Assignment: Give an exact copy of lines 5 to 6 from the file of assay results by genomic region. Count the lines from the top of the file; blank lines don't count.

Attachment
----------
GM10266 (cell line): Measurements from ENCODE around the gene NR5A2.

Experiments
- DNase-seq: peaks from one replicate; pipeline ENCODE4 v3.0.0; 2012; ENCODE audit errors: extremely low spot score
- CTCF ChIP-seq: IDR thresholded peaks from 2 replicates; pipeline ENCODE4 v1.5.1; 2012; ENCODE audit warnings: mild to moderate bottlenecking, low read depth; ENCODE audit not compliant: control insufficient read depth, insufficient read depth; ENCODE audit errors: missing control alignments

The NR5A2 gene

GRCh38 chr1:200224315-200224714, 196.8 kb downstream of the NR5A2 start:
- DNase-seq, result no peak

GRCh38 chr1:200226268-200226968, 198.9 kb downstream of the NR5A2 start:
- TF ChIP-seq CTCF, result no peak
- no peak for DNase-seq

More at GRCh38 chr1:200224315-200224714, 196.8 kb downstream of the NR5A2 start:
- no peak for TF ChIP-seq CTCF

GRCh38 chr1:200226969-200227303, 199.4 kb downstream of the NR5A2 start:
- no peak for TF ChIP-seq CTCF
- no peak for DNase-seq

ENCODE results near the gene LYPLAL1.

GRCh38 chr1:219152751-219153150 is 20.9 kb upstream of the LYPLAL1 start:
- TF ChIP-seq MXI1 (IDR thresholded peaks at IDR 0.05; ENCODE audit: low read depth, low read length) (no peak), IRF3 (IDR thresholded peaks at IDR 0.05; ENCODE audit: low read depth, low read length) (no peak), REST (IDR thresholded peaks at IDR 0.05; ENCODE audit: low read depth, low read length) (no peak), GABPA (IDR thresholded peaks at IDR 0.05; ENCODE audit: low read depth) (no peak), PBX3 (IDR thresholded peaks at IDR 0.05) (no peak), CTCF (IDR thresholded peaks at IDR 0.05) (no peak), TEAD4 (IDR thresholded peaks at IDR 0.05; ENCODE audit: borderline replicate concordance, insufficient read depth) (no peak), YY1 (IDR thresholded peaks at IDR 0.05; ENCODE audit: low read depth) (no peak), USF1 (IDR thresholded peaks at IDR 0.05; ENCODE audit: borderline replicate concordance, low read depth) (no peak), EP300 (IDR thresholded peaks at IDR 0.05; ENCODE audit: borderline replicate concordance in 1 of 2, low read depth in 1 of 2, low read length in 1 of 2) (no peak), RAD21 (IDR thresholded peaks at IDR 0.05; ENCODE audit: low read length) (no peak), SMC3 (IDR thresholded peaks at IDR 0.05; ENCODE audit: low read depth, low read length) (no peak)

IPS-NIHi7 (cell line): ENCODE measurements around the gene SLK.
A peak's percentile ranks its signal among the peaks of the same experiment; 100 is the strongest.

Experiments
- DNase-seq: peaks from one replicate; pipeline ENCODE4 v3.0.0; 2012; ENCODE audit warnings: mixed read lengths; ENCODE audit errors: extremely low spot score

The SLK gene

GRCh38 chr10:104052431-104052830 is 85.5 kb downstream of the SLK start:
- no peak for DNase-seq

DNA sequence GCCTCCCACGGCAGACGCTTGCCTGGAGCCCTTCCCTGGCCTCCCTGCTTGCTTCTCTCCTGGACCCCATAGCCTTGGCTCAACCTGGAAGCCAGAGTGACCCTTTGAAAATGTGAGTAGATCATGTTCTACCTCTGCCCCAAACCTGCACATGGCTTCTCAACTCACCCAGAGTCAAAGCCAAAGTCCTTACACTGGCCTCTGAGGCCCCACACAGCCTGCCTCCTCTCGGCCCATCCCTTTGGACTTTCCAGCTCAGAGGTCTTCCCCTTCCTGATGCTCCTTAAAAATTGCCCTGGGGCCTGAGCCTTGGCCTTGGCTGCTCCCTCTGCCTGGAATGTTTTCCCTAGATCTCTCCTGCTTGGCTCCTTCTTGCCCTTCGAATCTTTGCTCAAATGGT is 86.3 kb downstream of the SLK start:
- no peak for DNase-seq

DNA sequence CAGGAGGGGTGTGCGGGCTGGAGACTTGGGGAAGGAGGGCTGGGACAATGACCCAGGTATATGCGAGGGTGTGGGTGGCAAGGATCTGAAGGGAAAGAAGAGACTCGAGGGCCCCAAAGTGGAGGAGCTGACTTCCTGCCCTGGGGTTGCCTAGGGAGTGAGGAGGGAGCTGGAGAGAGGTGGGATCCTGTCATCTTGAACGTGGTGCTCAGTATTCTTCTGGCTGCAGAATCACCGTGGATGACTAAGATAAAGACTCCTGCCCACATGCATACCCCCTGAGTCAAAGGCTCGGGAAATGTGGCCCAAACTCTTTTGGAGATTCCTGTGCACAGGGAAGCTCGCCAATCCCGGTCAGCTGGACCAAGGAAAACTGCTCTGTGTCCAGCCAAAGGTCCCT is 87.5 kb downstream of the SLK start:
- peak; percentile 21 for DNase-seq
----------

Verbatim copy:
The NR5A2 gene

GRCh38 chr1:200224315-200224714, 196.8 kb downstream of the NR5A2 start: